I’ve never understood why so many people think the EU is making us all identikit people in an identikit Europe. My own experience is that people from across Europe have at least as strong a national identity as ever. The French are no less French. Even the Dutch, who have to speak other languages because practically nobody else understands theirs, stand out anywhere you meet them. You could argue that Belgium is unnecessary as one half speaks Dutch and the other half French, so just redraw the Franco-Dutch boundary - but try telling that to a Belgian!
The EU has to recognise this cultural diversity. There are no less than 20 official Community languages and everything is translated into all of them. Moreover, the British are not the worst linguists in Europe; that is left to the French. French, the former diplomatic language, gave way to English as soon as the east Europeans arrived in 1990 seeking a lingua franca to replace Russian. The hideous identikit Esperanto had no chance.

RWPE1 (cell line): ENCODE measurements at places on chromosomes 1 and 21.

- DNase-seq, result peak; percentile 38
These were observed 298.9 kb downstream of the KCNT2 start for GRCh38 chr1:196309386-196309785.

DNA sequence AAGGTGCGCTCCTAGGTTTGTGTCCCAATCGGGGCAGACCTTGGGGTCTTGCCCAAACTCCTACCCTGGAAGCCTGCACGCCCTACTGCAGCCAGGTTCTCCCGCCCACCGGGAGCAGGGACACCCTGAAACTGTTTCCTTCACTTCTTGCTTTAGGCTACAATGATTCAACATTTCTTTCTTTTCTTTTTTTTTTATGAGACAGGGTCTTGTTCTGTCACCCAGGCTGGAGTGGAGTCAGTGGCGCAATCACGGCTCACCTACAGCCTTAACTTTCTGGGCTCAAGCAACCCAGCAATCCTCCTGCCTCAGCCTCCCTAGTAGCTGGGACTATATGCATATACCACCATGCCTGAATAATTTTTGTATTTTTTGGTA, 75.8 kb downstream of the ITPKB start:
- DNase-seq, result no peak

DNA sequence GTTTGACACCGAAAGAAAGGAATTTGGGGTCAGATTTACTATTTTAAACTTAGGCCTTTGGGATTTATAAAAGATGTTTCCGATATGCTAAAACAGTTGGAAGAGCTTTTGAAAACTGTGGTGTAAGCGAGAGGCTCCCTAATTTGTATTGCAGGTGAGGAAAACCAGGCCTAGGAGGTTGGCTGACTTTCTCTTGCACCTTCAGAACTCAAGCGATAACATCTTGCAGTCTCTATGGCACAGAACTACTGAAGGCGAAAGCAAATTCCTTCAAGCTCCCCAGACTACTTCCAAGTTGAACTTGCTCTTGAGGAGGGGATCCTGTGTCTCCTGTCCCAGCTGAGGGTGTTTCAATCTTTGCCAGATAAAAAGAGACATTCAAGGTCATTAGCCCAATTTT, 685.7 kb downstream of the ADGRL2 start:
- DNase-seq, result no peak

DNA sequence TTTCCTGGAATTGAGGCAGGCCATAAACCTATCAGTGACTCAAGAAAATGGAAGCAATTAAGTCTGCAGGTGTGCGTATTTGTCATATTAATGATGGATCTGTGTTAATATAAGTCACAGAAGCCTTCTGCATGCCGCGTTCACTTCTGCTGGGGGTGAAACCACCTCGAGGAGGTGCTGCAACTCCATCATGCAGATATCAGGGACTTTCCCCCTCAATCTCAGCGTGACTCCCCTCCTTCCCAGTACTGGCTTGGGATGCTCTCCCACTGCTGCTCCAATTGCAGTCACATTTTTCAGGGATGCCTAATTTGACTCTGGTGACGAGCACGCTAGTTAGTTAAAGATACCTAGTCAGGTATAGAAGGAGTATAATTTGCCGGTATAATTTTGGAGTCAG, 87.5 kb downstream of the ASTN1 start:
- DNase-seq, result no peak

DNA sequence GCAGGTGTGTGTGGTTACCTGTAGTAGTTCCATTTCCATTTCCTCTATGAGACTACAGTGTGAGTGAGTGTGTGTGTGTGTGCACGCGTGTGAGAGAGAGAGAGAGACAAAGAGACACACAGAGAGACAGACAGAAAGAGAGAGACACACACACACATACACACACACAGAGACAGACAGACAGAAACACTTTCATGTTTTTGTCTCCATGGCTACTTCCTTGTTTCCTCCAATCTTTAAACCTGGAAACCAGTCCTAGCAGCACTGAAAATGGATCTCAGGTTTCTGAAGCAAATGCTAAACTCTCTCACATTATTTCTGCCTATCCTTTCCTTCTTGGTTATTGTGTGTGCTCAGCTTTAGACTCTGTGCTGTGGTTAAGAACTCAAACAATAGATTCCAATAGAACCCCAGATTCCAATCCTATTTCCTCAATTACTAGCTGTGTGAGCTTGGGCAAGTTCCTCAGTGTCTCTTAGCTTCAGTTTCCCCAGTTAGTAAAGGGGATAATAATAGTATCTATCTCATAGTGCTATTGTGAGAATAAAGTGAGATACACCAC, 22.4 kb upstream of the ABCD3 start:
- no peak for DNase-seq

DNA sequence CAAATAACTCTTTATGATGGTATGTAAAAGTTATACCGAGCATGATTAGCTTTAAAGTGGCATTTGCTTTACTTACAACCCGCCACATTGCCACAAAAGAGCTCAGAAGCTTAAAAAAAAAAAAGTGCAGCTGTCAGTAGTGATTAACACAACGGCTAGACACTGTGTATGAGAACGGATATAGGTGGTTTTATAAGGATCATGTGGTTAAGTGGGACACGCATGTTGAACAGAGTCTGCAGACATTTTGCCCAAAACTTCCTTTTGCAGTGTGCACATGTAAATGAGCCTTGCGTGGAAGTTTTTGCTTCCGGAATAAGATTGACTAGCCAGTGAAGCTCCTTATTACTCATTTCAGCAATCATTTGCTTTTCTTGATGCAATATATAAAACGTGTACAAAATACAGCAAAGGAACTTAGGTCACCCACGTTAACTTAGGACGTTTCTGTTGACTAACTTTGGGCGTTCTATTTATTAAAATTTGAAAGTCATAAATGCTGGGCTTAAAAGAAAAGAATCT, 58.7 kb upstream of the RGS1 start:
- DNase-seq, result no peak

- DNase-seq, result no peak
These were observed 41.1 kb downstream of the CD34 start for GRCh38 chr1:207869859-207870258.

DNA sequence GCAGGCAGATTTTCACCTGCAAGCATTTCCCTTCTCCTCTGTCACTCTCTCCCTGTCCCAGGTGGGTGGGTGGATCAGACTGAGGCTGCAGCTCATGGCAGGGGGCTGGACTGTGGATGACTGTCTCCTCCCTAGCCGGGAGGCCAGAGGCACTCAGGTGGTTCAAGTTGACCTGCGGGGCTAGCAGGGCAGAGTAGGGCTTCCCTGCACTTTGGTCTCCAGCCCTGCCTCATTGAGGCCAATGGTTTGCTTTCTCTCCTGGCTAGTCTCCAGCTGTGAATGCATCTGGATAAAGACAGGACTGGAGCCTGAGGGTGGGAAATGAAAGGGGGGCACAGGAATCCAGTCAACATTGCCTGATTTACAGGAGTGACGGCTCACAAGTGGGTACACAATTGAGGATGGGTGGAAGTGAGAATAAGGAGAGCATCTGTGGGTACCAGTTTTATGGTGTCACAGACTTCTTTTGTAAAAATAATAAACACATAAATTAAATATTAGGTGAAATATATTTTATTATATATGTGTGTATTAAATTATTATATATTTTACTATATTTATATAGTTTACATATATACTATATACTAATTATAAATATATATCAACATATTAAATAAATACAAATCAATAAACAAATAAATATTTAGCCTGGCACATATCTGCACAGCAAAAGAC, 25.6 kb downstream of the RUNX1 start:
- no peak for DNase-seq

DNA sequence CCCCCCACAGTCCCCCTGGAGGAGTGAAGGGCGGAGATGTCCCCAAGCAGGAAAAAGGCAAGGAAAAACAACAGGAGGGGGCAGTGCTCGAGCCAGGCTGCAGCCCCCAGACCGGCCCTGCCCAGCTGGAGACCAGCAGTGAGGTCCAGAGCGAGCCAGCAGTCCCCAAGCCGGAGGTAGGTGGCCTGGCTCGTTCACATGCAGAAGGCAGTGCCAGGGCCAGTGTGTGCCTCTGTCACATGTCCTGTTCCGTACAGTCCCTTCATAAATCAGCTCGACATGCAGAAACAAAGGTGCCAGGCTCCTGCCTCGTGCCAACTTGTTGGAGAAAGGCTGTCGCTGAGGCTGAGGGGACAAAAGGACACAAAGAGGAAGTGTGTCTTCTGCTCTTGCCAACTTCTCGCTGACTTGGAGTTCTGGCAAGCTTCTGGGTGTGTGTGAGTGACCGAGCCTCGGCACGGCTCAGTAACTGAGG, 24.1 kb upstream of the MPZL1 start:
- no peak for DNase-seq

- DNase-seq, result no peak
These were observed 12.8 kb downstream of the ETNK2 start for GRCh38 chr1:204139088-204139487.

The EU’s motto, now written into the draft Constitution, is ‘United in diversity’. We need not fear loss of diversity. The differences not only survive but seem to thrive.
The God bit
The EU, like anything else, needs to be measured by biblical standards as well as those we have looked at so far. I can suggest four:
The EU came into being in 1957 to help re-build Europe after the war, because ‘Europeans were determined to prevent such killing and destruction ever happening again’2 and also, steps had to be taken to co-ordinate food production and so prevent ongoing shortages and possible famine - that’s how the Common Agricultural Policy came into being.
This is working for Shalom, a blend of peace, harmony and wholeness. Not just the absence of war, but the rebuilding of wholeness within a Europe whose people have spent most of their history killing each other. It is the peacemaking of the Beatitudes (Matthew 5:9) that has made Europe different from anything it has been in the past.
Robert Warren describes peacemaking as ‘being constructive, not destructive; sharing in God’s mission to bring wholeness (‘Shalom’) to the world; facing reality and seeking to resolve conflicts; respecting all people, and the earth and its resources ... Cutting across the need to win battles; our instinct to avoid conflict; our urge to be the best and the strongest’3.